Prenatal Exposure to Ultrasound Waves Impacts Neuronal Migration in Mice
Eugenius S. B. C. Ang, Jr, Vicko Gluncic, Alvaro Duque, Mark E. Schafer and Pasko Rakic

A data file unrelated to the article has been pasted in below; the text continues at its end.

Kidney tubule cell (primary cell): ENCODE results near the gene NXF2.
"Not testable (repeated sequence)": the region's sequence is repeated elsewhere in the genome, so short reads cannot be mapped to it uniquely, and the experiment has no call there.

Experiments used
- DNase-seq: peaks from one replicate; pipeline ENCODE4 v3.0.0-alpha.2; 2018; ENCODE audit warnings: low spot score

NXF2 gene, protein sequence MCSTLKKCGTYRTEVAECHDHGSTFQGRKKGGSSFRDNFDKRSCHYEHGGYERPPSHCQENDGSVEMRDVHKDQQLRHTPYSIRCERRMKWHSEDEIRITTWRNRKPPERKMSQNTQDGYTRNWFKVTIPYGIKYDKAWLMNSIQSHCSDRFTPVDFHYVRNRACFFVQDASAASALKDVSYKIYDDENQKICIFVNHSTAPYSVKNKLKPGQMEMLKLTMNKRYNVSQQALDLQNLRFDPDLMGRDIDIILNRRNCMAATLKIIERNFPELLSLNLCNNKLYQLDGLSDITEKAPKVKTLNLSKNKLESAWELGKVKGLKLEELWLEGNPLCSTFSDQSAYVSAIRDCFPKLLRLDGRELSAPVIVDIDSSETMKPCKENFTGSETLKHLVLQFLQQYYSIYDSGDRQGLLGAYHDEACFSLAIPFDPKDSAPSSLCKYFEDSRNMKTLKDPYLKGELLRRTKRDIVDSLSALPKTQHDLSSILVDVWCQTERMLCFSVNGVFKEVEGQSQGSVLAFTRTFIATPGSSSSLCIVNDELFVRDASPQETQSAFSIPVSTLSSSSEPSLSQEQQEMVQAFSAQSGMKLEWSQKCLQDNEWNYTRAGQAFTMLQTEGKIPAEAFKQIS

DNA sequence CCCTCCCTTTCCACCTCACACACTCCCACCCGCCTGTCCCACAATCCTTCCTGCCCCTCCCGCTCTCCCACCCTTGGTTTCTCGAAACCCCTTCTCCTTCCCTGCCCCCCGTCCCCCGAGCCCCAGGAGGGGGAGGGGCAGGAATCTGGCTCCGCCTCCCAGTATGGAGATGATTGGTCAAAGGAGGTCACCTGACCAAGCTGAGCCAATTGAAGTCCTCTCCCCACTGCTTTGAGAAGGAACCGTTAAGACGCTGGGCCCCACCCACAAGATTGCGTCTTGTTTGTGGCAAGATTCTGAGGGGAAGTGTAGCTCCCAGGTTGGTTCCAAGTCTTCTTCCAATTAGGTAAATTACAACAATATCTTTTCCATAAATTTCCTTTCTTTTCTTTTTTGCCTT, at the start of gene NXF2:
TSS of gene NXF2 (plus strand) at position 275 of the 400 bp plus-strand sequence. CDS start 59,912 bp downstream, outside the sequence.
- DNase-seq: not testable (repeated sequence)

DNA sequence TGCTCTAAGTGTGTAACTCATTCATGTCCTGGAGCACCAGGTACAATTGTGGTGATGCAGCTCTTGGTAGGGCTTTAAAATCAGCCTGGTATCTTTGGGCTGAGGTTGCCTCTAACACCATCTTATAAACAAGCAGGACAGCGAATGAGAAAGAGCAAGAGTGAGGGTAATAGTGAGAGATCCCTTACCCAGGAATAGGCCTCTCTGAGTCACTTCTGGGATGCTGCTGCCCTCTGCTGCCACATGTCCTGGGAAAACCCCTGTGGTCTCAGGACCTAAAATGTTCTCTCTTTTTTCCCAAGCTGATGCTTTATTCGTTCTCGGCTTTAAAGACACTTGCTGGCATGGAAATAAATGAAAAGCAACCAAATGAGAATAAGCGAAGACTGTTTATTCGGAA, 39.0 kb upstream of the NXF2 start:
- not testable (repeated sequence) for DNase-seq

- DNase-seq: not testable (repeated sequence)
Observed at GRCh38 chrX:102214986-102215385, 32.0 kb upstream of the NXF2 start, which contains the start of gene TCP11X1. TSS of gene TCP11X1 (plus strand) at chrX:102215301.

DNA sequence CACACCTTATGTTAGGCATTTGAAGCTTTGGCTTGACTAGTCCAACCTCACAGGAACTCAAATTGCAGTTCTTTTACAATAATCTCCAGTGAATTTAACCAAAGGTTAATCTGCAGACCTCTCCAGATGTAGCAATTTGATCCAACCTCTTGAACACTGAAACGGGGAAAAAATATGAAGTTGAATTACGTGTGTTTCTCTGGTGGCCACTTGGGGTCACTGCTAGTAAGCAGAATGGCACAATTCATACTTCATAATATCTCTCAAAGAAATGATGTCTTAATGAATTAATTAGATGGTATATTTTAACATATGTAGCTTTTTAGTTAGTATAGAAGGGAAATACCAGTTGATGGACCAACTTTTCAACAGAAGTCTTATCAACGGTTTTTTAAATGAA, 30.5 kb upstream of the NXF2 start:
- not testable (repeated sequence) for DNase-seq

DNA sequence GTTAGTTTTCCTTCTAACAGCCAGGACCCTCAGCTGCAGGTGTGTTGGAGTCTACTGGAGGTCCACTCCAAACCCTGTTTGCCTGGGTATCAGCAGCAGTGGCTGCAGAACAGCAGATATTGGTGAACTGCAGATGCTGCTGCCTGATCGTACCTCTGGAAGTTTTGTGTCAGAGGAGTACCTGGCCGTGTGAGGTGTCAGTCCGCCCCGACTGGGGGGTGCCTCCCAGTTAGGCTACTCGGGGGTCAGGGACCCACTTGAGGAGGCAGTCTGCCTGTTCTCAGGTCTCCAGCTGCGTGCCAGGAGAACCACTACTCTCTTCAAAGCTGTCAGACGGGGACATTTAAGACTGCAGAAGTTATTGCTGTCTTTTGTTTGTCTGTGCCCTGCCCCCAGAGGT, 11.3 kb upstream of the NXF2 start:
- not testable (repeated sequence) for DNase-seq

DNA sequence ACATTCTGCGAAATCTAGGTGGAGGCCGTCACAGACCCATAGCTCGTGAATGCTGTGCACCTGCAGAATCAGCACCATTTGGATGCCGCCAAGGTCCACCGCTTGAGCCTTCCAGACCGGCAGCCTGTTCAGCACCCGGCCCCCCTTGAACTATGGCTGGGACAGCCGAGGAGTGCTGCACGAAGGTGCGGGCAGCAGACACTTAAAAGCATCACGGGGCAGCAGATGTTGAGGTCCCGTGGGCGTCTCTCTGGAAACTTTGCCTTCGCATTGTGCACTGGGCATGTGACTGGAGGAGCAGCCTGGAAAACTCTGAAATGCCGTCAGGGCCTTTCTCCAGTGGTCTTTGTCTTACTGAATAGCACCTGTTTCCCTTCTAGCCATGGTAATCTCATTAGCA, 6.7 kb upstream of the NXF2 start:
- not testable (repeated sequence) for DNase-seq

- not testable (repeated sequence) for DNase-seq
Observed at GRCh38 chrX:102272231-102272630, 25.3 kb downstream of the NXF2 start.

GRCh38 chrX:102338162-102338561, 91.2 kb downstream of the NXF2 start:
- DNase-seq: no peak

Neurons of the cerebral neocortex in mammals, including humans, are generated during fetal life in the proliferative zones and then migrate to their final destinations by following an inside-to-outside sequence. The present study examined the effect of ultrasound waves (USW) on neuronal position within the embryonic cerebral cortex in mice. We used a single BrdU injection to label neurons generated at embryonic day 16 and destined for the superficial cortical layers. Our analysis of over 335 animals reveals that, when exposed to USW for a total of 30 min or longer during the period of their migration, a small but statistically significant number of neurons fail to acquire their proper position and remain scattered within inappropriate cortical layers and/or in the subjacent white matter. The magnitude of dispersion of labeled neurons was variable but systematically increased with duration of exposure to USW. These results call for a further investigation in larger and slower-developing brains of non-human primates and continued scrutiny of unnecessarily long prenatal ultrasound exposure.